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editorial report • summer 2013

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2 Interactive Investor | Peer-to-Peer Lending | August 2013


Join the social lending crowd

Social lending offers savers the chance to become lenders, earning higher interest rates than the banks currently offer


BY SALLY HAMILTON ick of the banks, their paltry savings rates and tightfisted attitudes to lending? Well, join the growing club – or rather, crowd of consumers turning to the expanding breed of internet-based services that aim to give lenders and borrowers a better deal through so-called crowdfunding. By cutting out the middlemen with their expensive workforces, bonuses and branch networks, these operations pair up savers with borrowers online in peer-to-peer (P2P) or social lending arrangements that aim to give ‘savers’ – who are actually lenders – a higher return on their money. In fact, interest rates currently on offer range between 5 and 8 per cent before tax, outclassing those on most conventional savings accounts, where the top rates for a cash ISA are hovering around 2.5 per cent. Depending on which P2P service they choose, savers receive returns either in the form of interest or potential equity returns when they’re lending to businesses. Interest in the sector is growing steadily, with the UK P2P market heading for £500 million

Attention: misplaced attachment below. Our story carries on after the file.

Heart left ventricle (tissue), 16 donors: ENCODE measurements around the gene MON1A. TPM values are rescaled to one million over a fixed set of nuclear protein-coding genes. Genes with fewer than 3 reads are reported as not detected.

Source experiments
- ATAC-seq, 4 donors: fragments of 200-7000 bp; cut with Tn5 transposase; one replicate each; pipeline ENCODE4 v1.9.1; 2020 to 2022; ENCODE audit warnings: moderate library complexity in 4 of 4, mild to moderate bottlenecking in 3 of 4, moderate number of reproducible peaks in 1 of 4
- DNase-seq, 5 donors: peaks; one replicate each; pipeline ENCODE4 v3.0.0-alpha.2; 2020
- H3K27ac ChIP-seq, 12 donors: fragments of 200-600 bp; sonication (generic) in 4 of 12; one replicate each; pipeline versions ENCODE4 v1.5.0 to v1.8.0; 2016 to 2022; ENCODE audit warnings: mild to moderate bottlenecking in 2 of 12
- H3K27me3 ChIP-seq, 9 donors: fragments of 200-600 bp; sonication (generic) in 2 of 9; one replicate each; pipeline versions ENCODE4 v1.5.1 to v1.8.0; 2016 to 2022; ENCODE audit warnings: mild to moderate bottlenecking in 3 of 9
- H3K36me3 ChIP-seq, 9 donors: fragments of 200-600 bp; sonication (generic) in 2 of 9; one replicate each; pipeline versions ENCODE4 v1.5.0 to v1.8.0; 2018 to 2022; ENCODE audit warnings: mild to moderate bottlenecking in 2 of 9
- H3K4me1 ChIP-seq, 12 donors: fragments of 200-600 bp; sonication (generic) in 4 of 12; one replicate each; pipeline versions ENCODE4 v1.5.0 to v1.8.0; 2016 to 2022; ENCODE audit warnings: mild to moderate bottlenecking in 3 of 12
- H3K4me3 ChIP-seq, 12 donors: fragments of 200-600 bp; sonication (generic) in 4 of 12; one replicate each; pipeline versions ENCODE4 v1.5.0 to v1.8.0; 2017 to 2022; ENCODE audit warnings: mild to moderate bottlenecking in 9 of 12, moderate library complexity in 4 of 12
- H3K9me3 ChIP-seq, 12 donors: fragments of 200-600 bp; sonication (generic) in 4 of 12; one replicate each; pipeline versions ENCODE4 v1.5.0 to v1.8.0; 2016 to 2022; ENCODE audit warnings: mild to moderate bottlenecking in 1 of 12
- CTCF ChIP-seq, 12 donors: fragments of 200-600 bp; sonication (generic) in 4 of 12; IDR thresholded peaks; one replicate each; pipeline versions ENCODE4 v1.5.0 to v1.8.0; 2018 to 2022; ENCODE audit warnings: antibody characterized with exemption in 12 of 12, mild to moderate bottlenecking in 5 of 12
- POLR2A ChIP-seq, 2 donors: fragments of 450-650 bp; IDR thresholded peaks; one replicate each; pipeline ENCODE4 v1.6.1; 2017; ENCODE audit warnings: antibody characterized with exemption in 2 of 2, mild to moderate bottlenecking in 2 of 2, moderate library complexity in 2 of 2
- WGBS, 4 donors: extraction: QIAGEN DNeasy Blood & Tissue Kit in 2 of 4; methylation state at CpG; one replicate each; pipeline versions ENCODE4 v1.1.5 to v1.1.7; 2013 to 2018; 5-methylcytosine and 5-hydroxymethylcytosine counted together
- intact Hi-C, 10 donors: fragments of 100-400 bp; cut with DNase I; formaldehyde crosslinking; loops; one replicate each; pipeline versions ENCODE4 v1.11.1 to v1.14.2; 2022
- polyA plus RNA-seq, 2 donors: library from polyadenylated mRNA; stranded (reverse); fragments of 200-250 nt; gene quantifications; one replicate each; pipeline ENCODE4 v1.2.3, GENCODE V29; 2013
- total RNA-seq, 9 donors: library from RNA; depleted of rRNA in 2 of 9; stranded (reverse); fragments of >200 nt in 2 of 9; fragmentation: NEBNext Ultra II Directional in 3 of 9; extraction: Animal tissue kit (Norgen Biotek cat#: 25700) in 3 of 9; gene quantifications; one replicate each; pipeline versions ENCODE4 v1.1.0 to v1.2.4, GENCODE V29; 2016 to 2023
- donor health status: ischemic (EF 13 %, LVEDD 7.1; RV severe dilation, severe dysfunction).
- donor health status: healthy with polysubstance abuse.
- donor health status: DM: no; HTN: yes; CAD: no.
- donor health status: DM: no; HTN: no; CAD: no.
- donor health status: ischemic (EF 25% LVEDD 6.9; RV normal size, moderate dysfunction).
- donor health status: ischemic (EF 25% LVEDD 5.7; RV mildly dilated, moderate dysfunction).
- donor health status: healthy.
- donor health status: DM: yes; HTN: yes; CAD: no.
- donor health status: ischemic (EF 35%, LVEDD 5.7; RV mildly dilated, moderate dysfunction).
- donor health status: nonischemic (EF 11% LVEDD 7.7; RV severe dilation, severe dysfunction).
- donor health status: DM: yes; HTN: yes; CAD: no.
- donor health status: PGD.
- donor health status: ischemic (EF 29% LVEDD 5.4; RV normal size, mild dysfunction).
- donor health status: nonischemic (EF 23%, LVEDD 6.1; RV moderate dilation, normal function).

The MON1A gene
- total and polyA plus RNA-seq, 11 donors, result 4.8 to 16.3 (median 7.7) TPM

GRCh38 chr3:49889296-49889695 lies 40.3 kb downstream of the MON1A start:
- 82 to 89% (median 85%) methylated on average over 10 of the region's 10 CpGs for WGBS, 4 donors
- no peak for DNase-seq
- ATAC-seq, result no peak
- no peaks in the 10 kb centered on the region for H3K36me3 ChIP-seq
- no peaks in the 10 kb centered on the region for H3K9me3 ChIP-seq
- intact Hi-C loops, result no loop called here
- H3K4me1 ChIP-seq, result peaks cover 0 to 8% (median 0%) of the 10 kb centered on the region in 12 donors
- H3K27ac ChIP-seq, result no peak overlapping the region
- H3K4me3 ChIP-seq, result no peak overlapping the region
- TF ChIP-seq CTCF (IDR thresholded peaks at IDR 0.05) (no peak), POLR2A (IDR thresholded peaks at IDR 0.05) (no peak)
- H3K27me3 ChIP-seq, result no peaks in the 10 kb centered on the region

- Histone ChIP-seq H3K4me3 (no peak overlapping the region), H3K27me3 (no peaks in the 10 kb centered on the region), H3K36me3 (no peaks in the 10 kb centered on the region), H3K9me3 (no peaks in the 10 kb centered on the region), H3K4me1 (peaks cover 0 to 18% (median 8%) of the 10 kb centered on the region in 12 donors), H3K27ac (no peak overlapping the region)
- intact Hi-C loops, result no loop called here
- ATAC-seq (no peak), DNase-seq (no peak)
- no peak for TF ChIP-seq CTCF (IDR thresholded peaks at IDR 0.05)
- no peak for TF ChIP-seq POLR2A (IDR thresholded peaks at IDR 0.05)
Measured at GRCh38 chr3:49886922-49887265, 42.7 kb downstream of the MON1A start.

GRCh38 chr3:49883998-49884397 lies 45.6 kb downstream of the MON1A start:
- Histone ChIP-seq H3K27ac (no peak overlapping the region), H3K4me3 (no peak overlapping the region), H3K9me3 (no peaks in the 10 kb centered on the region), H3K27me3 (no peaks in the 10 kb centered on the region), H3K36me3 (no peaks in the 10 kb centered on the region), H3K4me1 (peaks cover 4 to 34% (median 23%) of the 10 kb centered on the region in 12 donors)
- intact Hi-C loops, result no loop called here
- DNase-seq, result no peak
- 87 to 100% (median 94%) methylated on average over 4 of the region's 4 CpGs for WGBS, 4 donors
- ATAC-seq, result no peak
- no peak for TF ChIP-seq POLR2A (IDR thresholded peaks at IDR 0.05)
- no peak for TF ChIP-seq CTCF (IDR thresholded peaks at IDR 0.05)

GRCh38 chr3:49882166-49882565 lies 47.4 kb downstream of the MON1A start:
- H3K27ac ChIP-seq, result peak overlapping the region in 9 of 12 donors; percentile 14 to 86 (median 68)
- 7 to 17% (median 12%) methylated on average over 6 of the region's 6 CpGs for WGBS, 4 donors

worth of lending this year. It was pioneered by Zopa eight years ago as the first online agency for individual borrowers and lenders who agree their own rates between them. ‘We are a marketplace, not a bank,’ it insists. Although the market is still of minnow proportions, it has now expanded to include players such as RateSetter, offering similar consumer credit arrangements to Zopa, and the likes of Funding Circle and all specialising in lending to cash-starved businesses. In the next couple of months, Zopa will also start offering loans to the UK’s 3.5 million sole traders, thanks to a £10 million injection from the government Business Finance Partnership package. There are also newer types of peer-to-peer lenders such as Relendex which provides an online platform where groups of savers can club together to provide commercial property mortgages. Anyone willing to invest £5,000 can join the platform. In a typical deal borrowers will pay around 6 per cent interest and savers will receive around 5 per cent. Relendex takes a 1 per cent matchmaking fee providing borrowers with total sums of £500,000 to £10 million. Average loan size at the consumer-focused operations is £5,000, with the majority of lenders being male Middle Englanders, aged 45 to 50-plus. The typical borrower

Savers get over 5 per cent interest on Relendex secured loans

is also a Middle Englander, taking an average loan of £5,000 over three years, who wants the cash to make large domestic purchases such as a new kitchen or car, according to their loan-profile information. Funding Circle’s loans, which are for businesses, average around £65,000, but the profile of the average lender is also about 50-plus, who invests £5,000. James Meekings, co-founder of the company, says: ‘They tend to be people heading towards retirement who are feeling let down, not just by savings rates but by the volatility of other investments, and need an income from them.’